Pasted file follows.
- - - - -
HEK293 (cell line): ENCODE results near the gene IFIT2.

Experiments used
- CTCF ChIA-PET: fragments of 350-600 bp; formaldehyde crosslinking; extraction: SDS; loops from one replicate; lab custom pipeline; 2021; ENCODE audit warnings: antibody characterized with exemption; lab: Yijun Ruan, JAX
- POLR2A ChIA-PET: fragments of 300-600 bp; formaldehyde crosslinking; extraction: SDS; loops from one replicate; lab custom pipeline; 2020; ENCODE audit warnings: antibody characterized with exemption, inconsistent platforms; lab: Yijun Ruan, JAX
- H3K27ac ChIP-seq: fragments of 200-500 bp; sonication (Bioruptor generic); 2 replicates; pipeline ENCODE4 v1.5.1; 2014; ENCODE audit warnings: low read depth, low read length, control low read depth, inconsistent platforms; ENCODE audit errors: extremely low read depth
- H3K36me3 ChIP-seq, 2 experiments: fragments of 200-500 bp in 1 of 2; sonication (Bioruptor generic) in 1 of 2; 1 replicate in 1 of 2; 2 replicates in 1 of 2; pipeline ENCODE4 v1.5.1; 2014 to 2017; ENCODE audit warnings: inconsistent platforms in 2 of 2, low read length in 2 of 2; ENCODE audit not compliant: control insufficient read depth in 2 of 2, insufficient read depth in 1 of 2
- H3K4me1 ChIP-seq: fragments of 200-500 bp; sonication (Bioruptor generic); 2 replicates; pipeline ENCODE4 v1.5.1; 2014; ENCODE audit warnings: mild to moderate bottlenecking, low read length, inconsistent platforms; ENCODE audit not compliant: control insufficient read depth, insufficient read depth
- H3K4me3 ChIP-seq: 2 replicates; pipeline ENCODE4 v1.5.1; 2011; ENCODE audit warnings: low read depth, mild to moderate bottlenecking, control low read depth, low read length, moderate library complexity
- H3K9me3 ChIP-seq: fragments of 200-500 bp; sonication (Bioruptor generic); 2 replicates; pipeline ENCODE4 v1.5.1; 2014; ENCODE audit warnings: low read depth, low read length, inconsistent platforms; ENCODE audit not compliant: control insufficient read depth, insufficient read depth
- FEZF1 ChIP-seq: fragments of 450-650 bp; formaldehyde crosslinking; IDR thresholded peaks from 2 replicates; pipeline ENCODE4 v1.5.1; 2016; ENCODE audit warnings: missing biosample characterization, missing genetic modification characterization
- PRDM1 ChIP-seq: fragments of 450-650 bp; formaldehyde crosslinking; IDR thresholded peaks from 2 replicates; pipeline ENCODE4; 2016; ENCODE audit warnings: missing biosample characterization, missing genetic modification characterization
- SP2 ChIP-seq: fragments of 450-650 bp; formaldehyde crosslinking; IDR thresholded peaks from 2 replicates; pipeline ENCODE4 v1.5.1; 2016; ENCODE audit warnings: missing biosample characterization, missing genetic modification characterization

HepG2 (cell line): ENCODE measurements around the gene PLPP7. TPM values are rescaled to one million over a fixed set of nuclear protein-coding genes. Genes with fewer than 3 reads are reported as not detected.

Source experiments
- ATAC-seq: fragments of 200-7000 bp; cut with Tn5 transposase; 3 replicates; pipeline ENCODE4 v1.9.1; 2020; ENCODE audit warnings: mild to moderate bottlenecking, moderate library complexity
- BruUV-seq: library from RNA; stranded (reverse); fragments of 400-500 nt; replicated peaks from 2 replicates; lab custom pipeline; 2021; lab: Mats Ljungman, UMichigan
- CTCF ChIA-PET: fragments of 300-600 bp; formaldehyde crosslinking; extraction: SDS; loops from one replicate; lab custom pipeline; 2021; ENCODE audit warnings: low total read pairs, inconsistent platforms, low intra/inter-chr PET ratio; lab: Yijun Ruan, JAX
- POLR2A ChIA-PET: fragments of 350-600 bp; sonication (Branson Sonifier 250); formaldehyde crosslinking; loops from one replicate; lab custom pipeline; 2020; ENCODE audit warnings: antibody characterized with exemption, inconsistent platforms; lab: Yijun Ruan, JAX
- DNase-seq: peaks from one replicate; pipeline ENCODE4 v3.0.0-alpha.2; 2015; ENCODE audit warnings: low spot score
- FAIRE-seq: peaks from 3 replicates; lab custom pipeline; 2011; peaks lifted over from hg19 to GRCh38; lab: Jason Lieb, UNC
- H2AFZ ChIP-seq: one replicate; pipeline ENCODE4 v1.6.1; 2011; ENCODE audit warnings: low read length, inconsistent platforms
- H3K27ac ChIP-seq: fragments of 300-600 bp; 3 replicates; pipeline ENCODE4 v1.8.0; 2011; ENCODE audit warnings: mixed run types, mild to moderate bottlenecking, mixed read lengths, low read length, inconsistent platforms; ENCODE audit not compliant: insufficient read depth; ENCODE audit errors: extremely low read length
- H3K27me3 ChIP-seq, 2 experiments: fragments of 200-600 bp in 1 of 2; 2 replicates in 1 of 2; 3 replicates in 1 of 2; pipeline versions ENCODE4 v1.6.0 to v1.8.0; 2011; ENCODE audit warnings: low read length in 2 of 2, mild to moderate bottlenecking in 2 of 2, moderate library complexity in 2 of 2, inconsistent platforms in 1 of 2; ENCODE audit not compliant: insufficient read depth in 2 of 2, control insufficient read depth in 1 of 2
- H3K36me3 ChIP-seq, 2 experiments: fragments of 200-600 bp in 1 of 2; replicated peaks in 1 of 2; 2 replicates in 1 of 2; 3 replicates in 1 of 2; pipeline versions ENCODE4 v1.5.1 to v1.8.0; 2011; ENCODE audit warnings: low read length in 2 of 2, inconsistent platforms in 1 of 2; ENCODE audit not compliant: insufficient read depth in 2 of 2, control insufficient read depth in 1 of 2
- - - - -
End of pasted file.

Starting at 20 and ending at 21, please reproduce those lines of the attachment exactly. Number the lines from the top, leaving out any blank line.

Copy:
- FAIRE-seq: peaks from 3 replicates; lab custom pipeline; 2011; peaks lifted over from hg19 to GRCh38; lab: Jason Lieb, UNC
- H2AFZ ChIP-seq: one replicate; pipeline ENCODE4 v1.6.1; 2011; ENCODE audit warnings: low read length, inconsistent platforms